Is there anything wrong with a place trying to talk women out of getting an abortion? I don't know why you see an issue with it.

I have no issue with it as long as they are straightforward about what they are doing in there. How about them being upfront and honest, for once, and call the clinics The Holy Name Anti-Abortion Clinic and Advice Center? That should clear up any confusion.



Baldimo wrote:
The article called them pregnancy clinics not abortion clinics.

Your article is by an outfit called LifeNews which is obviously a partisan anti-choice organization. From what I have read in the news, these clinics do their best to try to represent themselves as some sort of nonpartisan medical clinic, then hit the women hard with an anti-choice message once they are in there. That's not being honest.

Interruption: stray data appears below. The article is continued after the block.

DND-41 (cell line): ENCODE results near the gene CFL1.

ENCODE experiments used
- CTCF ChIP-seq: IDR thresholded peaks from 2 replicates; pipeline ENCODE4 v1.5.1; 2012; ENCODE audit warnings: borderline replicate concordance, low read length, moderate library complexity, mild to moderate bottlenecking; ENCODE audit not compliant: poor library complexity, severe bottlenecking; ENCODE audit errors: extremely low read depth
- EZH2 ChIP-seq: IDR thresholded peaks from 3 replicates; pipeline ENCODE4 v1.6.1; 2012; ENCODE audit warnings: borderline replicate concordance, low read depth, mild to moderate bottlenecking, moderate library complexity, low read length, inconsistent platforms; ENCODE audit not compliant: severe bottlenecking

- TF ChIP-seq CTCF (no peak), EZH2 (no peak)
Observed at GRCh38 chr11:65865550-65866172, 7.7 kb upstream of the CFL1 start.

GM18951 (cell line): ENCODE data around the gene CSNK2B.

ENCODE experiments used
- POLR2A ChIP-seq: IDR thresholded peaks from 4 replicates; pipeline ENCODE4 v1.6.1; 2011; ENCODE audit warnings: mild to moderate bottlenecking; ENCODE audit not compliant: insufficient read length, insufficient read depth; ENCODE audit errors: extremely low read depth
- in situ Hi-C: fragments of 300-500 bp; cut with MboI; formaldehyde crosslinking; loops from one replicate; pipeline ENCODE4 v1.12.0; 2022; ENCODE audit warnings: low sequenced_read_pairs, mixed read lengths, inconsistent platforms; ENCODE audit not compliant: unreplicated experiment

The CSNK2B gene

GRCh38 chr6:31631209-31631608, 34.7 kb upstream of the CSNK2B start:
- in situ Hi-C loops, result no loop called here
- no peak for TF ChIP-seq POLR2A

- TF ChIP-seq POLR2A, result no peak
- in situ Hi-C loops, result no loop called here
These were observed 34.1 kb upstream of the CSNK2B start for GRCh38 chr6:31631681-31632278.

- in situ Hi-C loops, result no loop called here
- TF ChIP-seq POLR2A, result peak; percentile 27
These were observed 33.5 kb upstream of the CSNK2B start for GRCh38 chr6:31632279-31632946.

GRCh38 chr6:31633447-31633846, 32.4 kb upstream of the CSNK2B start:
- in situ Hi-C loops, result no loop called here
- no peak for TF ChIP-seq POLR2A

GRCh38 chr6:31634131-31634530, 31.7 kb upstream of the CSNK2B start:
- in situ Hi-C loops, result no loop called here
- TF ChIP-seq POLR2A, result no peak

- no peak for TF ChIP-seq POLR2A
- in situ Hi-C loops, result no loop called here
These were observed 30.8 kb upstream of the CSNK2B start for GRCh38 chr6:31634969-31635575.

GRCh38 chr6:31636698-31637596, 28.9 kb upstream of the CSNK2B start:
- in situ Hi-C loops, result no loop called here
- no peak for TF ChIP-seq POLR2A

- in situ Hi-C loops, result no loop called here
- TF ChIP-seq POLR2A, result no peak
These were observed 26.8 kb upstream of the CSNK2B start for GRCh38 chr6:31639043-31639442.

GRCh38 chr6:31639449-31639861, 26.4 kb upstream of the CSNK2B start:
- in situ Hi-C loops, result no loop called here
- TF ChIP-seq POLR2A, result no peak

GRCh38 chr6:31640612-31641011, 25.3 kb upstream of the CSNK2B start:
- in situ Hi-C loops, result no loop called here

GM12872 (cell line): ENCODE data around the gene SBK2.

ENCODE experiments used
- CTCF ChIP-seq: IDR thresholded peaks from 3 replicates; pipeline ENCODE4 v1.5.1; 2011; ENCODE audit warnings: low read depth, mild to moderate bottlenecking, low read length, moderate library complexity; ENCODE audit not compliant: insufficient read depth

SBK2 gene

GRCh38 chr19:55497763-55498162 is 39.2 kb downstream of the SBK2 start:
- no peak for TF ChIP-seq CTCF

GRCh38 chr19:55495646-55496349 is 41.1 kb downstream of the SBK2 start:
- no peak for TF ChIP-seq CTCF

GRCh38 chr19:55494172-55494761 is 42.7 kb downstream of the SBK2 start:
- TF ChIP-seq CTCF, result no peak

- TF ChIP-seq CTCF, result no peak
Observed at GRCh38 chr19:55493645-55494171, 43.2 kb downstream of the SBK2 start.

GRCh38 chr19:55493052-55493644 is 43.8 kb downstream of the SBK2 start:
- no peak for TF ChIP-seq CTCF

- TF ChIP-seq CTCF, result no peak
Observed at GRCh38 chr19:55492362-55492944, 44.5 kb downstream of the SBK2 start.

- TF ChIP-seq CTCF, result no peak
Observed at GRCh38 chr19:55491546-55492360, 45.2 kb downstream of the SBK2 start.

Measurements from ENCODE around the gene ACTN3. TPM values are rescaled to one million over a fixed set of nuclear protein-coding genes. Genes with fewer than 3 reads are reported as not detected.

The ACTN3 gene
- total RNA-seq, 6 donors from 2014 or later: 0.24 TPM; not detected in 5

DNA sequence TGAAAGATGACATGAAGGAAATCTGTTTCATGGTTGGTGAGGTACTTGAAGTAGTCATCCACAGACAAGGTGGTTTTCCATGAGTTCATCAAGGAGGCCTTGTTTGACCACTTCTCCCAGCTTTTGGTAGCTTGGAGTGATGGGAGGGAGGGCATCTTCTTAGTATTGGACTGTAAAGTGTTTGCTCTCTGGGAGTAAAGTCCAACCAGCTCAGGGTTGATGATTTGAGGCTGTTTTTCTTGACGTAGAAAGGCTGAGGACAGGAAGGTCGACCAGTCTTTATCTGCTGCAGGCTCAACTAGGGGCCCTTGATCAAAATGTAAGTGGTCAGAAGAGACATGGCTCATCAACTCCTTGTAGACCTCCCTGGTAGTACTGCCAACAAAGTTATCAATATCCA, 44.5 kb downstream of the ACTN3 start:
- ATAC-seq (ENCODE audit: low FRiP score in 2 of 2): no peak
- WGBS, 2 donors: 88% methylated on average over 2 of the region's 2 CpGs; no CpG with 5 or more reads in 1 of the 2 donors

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Walter Hinteler
 
  1  
Reply Wed 31 May, 2006 11:33 am
Well, you don't know what the ACLU has to do with the bill, I wonder, why you complain about that.

Just and only following your own logic ... which has to do with thread since you created it. (And in this sense it is personal, yes.)
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Setanta
 
  1  
Reply Wed 31 May, 2006 11:36 am
I'd say Kelticwizard has cut to the heart of this "issue." I've read along since this thread began, but have not commented. The first thing i did was check Baldimo's source, which is immediately and easily identifiable as an anti-abortion organization. The joker who wrote the article has a resume which includes only working for anti-abortion organizations, after getting a degree in "politics" from a college in Arkansas. It was sufficiently fishy that i've not responded, having no desire to rise to the bait of a rightwing rant.